How To Get The Most Frequently Used Column Values

Whenever I import external data, integrate to another database, or am new to a project, I need to get familiar with the database. The table schemas, relational integrity, and constraints are the first thing I look at and take me a long way, but soon I need to know what the data looks like.

In an ideal world, relational integrity and database constraints would define control this, and all I’d really need to do is look at those. But the reality is, in 15 years of working in this industry, most of the databases I’ve worked on, that I didn’t design, have barely used constraints and some haven’t even used relation integrity fully!

The need to get a good feel of the data is even more prevalent when working with dirty data, or when refactoring poorly written applications to ensure any refactoring doesn’t introduce other issues. I will usually wind up writing the following query repeatedly:

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How To Guarantee Dependent JavaScript Files are Included

I’m very much a statically typed kind of programmer and knowing that missing code will not be found, until executed, and then only when it hits that missing code … well, lets just say it makes me … uneasy … actually, I’m nervous as heck every time I run it! I feel like my app is held together with duct tape! …. a house of cards waiting to collapse with the next gentle breeze.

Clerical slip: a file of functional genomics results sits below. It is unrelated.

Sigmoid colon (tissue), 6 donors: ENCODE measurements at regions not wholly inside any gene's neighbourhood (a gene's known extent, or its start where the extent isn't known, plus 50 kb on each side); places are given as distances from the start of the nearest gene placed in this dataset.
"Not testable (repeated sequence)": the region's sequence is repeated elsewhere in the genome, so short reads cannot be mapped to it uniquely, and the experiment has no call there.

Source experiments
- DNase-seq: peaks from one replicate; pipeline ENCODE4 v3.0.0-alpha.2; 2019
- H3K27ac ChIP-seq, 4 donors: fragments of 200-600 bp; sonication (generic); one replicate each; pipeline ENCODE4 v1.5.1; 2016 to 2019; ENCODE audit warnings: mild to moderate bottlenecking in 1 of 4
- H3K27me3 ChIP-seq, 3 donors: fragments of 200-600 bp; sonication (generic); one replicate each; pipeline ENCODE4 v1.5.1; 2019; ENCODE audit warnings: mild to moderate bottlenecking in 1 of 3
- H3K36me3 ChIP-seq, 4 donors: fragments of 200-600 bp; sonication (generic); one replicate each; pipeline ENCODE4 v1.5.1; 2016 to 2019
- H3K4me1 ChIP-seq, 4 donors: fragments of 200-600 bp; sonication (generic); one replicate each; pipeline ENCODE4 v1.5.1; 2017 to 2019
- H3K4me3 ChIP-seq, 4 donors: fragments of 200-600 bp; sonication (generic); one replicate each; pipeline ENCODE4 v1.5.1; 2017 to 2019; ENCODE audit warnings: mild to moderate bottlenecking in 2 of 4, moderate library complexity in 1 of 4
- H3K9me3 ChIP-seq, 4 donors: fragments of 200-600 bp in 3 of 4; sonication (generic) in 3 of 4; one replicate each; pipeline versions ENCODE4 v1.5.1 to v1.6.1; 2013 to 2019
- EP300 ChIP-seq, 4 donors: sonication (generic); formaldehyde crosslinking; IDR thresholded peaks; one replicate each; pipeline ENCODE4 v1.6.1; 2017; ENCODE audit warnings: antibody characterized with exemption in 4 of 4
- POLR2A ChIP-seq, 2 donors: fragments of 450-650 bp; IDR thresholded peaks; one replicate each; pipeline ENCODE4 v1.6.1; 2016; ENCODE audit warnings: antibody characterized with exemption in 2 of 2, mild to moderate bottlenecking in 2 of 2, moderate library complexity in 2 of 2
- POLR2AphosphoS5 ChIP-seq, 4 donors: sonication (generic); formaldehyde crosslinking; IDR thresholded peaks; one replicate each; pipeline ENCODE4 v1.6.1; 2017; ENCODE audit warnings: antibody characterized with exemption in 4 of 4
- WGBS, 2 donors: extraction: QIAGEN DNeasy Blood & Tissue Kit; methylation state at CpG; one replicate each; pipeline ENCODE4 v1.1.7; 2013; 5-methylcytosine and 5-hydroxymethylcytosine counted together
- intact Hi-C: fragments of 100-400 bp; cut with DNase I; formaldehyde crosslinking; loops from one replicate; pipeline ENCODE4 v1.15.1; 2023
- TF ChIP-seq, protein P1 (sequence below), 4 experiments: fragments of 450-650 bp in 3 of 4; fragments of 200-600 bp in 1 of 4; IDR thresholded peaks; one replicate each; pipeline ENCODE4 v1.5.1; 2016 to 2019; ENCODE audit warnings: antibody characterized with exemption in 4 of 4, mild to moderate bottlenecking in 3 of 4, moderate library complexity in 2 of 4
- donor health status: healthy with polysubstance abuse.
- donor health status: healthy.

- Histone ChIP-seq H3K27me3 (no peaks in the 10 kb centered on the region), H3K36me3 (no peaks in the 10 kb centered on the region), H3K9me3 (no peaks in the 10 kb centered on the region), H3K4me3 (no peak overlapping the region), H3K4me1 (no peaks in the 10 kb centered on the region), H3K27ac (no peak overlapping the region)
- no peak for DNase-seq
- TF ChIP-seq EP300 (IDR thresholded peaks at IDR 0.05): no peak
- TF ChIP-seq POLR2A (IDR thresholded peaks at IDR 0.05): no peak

When I started programming in JavaScript, this really bothered me. In addition to my ‘uneasy’ feeling, there was the constant aggravation of missing dependencies. This was more than uneasiness; this was an irritating thorn in my side. It was again only compounded by the fact, that if there were 5 missing dependencies, I would only find them one at a time, and only if I happened to be so luck as to covered it’s reference in my GUI testing!

Wouldn’t it be nice if my code would tell me on the first run ever dependent file that was missing?

I thought so; so I came up with this little trick to test if a JavaScript file is included already. Basically, …

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How To Write Dynamic SQL AND Prevent SQL Injection Attacks

One of my pet peeves is when general rules are taken as gospel, and declared as the only acceptable practice regardless of the circumstance. One of the big ones is Dynamic SQL. There’s a heck of a good reason for this, and it’s called an SQL Injection Attack, and if you are not familiar with it, I would strongly urge you to leave this post right now, and read up on it. Anyway, Dynamic SQL is not inherently evil, it’s the appending of user entered text that is evil. Appending user entered text is just lazy and can be easily avoided with parameterization. The trick is to create dynamic SQL …